Display an Image
This tutorial assumes that you have already imported your image into Idrisi and that you have already started the Idrisi software. The working directory must be the directory where your imported image resides.
To display the image you can:
- Choose Display Launcher off the file menu
- Press F5 key
- Press the display button
The following screen should appear:
Under "Name of file to display:" either type in the file name you gave your imported image or double-click on the white box. When you double-click on the box you should get a list of all the files in the working directory. In the list double-click on the file you imported.
For "Palette options:" type in bw256 in the white box under User Defined: or double-click on the white box. If you double-click on the white box, double-click on bw256 in the list of palettes.
Click on OK.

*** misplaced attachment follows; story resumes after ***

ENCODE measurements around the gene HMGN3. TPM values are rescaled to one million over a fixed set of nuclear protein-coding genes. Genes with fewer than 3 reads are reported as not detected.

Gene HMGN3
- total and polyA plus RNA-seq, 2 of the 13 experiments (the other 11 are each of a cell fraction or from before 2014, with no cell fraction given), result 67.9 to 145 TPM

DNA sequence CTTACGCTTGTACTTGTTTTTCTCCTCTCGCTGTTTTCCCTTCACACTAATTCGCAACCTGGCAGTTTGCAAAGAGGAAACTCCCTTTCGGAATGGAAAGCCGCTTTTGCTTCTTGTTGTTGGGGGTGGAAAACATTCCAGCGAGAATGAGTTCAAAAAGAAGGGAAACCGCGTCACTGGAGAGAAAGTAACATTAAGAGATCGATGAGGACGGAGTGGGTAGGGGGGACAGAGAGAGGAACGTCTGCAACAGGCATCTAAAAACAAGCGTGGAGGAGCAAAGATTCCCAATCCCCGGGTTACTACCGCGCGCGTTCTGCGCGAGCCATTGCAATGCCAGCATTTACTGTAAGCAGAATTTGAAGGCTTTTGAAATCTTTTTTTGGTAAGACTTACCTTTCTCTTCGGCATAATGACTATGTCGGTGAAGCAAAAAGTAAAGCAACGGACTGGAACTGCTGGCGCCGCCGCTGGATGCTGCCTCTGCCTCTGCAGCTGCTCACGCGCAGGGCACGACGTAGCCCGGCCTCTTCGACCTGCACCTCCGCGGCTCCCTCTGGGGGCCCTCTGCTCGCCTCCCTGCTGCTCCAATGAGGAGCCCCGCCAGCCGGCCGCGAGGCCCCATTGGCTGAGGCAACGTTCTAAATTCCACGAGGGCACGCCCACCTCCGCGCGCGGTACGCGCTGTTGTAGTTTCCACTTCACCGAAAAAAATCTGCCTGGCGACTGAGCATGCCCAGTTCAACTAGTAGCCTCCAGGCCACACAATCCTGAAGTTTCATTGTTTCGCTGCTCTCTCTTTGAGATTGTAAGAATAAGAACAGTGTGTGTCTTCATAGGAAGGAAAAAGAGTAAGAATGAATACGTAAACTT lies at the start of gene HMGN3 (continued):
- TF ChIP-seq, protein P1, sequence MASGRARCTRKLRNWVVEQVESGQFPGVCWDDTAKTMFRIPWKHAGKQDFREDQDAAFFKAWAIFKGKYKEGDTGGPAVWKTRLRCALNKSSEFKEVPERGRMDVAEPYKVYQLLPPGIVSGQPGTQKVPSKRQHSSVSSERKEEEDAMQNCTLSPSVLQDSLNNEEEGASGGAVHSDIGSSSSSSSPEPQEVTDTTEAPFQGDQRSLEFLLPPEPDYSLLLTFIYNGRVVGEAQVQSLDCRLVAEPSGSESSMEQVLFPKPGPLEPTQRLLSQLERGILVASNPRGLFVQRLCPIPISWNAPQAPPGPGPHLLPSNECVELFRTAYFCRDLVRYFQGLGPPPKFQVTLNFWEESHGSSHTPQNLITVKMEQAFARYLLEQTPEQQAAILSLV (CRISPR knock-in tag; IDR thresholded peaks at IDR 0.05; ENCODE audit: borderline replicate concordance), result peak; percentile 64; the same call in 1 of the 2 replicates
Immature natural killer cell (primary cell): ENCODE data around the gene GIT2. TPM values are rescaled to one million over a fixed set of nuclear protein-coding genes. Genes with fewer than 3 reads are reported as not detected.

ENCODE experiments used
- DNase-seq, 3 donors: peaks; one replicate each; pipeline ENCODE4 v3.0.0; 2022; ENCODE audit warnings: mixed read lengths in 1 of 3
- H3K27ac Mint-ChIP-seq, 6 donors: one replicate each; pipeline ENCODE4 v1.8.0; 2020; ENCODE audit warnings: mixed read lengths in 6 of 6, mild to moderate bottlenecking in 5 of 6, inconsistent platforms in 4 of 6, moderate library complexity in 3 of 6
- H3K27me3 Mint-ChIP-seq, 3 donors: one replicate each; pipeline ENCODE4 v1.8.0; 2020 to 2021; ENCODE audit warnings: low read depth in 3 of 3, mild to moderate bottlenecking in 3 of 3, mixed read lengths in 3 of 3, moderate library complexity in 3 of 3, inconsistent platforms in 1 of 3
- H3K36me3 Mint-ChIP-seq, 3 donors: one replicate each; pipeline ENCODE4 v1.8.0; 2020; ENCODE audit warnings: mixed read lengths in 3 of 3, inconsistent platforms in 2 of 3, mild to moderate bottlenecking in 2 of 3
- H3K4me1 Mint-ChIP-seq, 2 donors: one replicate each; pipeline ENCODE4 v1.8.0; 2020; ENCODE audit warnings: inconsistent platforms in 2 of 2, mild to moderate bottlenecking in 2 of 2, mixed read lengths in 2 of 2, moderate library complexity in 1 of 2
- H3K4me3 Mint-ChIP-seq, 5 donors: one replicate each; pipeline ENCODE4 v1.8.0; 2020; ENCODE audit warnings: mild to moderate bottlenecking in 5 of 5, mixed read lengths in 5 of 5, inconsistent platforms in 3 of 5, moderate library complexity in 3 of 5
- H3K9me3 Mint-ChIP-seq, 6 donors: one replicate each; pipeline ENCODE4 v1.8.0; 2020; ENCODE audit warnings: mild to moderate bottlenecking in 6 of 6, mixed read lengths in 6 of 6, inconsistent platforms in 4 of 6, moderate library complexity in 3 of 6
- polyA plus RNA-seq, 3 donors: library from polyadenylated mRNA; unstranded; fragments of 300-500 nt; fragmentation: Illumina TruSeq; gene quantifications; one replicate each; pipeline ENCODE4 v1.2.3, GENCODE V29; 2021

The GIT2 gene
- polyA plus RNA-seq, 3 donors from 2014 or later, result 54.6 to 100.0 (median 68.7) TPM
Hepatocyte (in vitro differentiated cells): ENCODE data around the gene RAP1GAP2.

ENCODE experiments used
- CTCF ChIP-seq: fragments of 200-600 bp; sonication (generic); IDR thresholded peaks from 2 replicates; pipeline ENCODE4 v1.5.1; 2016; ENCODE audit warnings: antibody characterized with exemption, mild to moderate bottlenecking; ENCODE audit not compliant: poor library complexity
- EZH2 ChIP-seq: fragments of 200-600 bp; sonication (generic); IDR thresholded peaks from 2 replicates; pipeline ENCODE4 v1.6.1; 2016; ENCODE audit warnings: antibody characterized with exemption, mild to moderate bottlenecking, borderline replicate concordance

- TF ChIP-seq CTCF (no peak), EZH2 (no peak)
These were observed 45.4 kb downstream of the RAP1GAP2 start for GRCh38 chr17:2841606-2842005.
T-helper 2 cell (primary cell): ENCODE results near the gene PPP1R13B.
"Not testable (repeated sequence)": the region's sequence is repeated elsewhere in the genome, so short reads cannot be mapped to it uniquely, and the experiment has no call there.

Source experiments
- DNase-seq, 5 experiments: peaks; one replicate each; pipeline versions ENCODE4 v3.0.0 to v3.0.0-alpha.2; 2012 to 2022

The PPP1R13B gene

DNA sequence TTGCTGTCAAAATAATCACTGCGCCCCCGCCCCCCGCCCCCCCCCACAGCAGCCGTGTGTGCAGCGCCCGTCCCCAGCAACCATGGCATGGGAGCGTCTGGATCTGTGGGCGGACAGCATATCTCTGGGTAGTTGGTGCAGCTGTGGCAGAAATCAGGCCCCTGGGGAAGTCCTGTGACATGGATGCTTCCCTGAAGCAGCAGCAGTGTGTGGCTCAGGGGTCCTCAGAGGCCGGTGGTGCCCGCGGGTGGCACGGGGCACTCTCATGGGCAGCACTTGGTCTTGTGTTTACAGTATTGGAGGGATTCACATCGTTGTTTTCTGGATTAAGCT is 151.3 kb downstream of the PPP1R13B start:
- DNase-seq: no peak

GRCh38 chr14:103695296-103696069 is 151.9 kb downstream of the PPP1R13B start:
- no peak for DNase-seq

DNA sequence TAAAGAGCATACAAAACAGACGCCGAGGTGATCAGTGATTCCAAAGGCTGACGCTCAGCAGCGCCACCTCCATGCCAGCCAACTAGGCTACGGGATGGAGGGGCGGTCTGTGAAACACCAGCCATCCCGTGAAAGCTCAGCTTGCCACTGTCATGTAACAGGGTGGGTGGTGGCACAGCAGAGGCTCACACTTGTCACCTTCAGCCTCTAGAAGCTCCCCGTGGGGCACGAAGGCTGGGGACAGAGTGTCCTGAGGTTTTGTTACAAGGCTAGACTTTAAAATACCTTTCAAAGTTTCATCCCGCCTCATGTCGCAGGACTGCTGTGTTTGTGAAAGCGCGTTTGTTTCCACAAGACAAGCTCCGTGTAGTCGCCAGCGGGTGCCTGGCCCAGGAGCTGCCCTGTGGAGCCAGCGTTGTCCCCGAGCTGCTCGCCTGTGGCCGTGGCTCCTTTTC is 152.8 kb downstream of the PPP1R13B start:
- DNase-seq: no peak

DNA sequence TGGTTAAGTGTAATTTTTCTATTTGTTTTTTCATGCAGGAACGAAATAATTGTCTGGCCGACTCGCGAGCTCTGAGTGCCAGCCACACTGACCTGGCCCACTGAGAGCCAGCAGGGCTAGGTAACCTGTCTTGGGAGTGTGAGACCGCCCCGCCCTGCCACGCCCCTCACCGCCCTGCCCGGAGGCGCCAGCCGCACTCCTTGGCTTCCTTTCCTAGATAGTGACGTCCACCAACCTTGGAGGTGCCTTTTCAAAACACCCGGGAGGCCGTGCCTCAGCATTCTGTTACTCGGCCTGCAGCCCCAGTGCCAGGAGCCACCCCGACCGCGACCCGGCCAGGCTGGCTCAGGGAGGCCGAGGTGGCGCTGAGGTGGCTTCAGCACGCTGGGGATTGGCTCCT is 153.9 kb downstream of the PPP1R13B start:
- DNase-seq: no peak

The following screen should appear with your image on the inside:
The composer window allows you to change different aspects of your image display but is not important for the purposes of this work. If you want to zoom this image there are two methods:
- The first is to click on the magnification key along the top of the window . This will change your cursor to an magnifying glass when its over the the image. If you left click it will zoom in on the image, if you right click it will zoom out on the image.
- The other is to click on the window key along the top of the window . This will change your cursor to a crosshair whenever its over the image. If you left click and drag a white box will appear. When you release the left key Idrisi will zoom to whatever is in the box. If you right click it sets the magnification to the original display.
Whenever you place the cursor over the image cooridinate information is displayed along the status bar at the bottom of the screen (shown in the red box).
The "c:" tells you the column number of the pixel the cursor is over and "r:" tells you the row. The "x:" and "y:" correspond to column and row but they allow you to read coordinates in portions of a pixel. For georeferencing, the x and the y coordinates of the point you want would correspond to originalX and originalY.